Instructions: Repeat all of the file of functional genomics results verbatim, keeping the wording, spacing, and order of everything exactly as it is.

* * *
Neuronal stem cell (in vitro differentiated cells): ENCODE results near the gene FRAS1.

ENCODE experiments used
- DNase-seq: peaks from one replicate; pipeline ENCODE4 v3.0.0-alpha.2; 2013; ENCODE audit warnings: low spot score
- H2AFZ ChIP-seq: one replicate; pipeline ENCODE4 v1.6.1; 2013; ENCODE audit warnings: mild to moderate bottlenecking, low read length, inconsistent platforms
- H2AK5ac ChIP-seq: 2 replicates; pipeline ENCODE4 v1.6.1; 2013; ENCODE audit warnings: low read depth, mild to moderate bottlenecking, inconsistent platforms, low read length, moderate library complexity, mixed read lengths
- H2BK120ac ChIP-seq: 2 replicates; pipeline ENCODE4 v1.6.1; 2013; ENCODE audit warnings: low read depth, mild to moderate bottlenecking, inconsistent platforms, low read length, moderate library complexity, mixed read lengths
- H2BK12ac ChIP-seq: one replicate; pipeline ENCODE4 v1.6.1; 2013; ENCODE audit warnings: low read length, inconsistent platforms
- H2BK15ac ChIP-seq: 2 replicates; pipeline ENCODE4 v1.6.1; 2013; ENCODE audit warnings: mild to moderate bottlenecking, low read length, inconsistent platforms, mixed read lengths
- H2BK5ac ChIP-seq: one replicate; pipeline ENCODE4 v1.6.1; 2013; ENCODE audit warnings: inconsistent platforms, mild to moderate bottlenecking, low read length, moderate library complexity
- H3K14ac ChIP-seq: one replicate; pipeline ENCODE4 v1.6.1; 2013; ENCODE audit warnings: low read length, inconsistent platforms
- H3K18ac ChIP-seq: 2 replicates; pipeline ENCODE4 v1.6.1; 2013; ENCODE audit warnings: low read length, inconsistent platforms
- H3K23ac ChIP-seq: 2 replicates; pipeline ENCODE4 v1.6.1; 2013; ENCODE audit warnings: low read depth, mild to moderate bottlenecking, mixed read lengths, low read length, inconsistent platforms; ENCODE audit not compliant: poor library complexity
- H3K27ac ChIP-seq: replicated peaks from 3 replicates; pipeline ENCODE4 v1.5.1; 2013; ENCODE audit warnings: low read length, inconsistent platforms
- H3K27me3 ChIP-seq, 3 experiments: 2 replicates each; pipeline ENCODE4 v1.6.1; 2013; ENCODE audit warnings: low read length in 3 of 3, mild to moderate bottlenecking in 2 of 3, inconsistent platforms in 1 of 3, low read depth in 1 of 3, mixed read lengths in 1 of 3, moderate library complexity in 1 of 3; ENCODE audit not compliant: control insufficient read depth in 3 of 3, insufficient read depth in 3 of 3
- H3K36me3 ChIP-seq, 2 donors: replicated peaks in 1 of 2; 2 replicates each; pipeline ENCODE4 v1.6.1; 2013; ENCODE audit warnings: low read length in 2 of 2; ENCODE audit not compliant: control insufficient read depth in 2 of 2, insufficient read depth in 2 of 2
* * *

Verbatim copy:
Neuronal stem cell (in vitro differentiated cells): ENCODE results near the gene FRAS1.

ENCODE experiments used
- DNase-seq: peaks from one replicate; pipeline ENCODE4 v3.0.0-alpha.2; 2013; ENCODE audit warnings: low spot score
- H2AFZ ChIP-seq: one replicate; pipeline ENCODE4 v1.6.1; 2013; ENCODE audit warnings: mild to moderate bottlenecking, low read length, inconsistent platforms
- H2AK5ac ChIP-seq: 2 replicates; pipeline ENCODE4 v1.6.1; 2013; ENCODE audit warnings: low read depth, mild to moderate bottlenecking, inconsistent platforms, low read length, moderate library complexity, mixed read lengths
- H2BK120ac ChIP-seq: 2 replicates; pipeline ENCODE4 v1.6.1; 2013; ENCODE audit warnings: low read depth, mild to moderate bottlenecking, inconsistent platforms, low read length, moderate library complexity, mixed read lengths
- H2BK12ac ChIP-seq: one replicate; pipeline ENCODE4 v1.6.1; 2013; ENCODE audit warnings: low read length, inconsistent platforms
- H2BK15ac ChIP-seq: 2 replicates; pipeline ENCODE4 v1.6.1; 2013; ENCODE audit warnings: mild to moderate bottlenecking, low read length, inconsistent platforms, mixed read lengths
- H2BK5ac ChIP-seq: one replicate; pipeline ENCODE4 v1.6.1; 2013; ENCODE audit warnings: inconsistent platforms, mild to moderate bottlenecking, low read length, moderate library complexity
- H3K14ac ChIP-seq: one replicate; pipeline ENCODE4 v1.6.1; 2013; ENCODE audit warnings: low read length, inconsistent platforms
- H3K18ac ChIP-seq: 2 replicates; pipeline ENCODE4 v1.6.1; 2013; ENCODE audit warnings: low read length, inconsistent platforms
- H3K23ac ChIP-seq: 2 replicates; pipeline ENCODE4 v1.6.1; 2013; ENCODE audit warnings: low read depth, mild to moderate bottlenecking, mixed read lengths, low read length, inconsistent platforms; ENCODE audit not compliant: poor library complexity
- H3K27ac ChIP-seq: replicated peaks from 3 replicates; pipeline ENCODE4 v1.5.1; 2013; ENCODE audit warnings: low read length, inconsistent platforms
- H3K27me3 ChIP-seq, 3 experiments: 2 replicates each; pipeline ENCODE4 v1.6.1; 2013; ENCODE audit warnings: low read length in 3 of 3, mild to moderate bottlenecking in 2 of 3, inconsistent platforms in 1 of 3, low read depth in 1 of 3, mixed read lengths in 1 of 3, moderate library complexity in 1 of 3; ENCODE audit not compliant: control insufficient read depth in 3 of 3, insufficient read depth in 3 of 3
- H3K36me3 ChIP-seq, 2 donors: replicated peaks in 1 of 2; 2 replicates each; pipeline ENCODE4 v1.6.1; 2013; ENCODE audit warnings: low read length in 2 of 2; ENCODE audit not compliant: control insufficient read depth in 2 of 2, insufficient read depth in 2 of 2